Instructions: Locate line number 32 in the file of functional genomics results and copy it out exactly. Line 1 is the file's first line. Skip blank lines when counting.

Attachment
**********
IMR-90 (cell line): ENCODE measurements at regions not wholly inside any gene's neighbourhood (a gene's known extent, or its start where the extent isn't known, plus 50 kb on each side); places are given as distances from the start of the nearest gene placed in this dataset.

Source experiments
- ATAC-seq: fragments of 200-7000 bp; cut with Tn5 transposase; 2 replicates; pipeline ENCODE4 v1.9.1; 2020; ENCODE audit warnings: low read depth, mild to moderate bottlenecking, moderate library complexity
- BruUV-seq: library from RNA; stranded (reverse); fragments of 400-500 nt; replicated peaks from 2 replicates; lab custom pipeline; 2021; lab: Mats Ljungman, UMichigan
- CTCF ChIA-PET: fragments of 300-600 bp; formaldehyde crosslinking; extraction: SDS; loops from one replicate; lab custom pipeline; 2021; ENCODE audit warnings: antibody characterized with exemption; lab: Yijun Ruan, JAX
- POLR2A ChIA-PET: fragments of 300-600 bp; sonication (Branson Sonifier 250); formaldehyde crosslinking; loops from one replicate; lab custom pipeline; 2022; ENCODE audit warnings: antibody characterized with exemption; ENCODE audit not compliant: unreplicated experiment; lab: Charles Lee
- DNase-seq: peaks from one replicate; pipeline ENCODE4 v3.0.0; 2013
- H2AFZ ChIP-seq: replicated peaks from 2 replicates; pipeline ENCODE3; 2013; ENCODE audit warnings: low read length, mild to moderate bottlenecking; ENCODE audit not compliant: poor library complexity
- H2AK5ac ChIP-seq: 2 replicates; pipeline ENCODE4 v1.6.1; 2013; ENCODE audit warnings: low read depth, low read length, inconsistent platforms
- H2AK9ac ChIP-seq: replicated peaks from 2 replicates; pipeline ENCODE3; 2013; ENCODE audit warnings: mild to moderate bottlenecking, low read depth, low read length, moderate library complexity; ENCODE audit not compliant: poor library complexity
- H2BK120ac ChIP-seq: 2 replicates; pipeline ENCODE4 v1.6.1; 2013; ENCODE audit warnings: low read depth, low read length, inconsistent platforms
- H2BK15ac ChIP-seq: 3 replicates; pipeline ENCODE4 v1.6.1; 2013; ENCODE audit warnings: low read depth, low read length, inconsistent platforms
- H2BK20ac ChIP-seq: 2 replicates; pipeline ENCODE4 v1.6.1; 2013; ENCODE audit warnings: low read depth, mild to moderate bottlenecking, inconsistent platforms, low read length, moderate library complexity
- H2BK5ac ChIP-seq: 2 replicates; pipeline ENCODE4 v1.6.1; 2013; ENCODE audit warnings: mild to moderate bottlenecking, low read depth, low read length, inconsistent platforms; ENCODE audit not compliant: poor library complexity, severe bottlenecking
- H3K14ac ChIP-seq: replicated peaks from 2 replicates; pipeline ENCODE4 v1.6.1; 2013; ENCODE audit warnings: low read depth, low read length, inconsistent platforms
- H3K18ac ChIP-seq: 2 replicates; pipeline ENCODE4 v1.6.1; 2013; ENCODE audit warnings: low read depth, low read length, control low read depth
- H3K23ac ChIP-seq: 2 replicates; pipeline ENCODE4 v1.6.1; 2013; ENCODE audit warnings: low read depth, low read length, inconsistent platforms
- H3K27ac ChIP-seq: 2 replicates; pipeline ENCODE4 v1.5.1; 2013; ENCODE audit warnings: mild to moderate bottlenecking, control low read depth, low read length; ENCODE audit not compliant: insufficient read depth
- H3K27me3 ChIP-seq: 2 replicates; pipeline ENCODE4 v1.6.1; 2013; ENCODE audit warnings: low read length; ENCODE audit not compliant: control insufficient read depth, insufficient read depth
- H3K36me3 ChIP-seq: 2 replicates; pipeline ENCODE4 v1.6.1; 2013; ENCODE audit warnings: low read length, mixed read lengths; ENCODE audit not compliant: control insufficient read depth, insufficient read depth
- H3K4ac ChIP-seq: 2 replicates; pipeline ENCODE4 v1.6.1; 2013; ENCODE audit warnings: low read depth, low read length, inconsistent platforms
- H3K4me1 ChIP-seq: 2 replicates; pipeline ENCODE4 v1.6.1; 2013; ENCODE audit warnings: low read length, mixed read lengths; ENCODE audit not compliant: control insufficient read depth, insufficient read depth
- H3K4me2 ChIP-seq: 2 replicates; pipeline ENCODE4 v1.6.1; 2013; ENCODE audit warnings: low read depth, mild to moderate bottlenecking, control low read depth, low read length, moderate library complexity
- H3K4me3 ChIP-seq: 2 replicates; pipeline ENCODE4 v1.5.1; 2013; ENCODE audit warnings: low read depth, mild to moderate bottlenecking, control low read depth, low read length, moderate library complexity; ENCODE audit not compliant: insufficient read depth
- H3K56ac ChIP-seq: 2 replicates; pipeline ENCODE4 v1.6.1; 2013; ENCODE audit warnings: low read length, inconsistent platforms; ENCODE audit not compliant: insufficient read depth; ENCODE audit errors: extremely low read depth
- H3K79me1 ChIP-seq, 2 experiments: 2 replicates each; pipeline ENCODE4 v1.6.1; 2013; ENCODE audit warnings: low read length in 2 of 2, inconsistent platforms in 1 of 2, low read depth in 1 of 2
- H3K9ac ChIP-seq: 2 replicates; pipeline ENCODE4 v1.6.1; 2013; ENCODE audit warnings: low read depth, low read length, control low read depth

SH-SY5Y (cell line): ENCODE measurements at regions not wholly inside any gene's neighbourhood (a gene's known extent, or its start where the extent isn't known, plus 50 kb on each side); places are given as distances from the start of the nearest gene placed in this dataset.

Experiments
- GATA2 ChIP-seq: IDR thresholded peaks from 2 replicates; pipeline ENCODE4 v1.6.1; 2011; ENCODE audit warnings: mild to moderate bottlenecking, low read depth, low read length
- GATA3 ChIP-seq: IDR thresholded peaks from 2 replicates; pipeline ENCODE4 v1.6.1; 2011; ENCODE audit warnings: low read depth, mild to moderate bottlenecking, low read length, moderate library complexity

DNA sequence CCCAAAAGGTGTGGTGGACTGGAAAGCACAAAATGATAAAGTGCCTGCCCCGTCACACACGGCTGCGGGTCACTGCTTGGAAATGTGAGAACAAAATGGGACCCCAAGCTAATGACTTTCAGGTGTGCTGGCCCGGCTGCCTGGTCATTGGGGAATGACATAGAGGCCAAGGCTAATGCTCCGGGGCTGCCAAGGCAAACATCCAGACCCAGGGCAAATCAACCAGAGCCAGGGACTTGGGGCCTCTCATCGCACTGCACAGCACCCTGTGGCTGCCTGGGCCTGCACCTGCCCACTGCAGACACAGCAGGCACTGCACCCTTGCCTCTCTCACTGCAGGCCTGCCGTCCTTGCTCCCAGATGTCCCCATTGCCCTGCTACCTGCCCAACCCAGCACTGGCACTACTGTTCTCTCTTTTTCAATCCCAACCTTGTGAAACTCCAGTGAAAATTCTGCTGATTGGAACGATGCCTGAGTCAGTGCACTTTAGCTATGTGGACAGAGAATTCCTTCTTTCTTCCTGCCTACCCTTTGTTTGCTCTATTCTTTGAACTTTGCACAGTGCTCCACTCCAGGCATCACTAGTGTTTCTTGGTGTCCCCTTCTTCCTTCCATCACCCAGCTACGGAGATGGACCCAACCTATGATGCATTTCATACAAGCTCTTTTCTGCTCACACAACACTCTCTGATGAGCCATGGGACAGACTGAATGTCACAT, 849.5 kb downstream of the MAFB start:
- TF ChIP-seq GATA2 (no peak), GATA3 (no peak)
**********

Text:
DNA sequence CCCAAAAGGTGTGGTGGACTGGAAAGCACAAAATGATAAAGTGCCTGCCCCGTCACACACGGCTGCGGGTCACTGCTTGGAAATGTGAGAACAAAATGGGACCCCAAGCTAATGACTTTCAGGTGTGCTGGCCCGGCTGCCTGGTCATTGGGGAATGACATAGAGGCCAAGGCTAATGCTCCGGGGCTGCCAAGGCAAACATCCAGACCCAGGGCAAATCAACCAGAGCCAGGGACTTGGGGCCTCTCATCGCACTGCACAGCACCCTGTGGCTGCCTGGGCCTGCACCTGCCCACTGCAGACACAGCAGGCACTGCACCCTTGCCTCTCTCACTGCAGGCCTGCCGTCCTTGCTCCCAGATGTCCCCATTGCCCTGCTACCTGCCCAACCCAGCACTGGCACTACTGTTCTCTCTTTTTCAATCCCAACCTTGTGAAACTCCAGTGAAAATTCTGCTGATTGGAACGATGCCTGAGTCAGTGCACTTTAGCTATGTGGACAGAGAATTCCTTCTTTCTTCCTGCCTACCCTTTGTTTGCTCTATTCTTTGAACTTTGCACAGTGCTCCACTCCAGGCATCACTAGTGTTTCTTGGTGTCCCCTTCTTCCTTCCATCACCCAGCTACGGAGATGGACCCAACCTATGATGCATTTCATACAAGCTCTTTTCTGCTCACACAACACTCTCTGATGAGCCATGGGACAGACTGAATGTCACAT, 849.5 kb downstream of the MAFB start: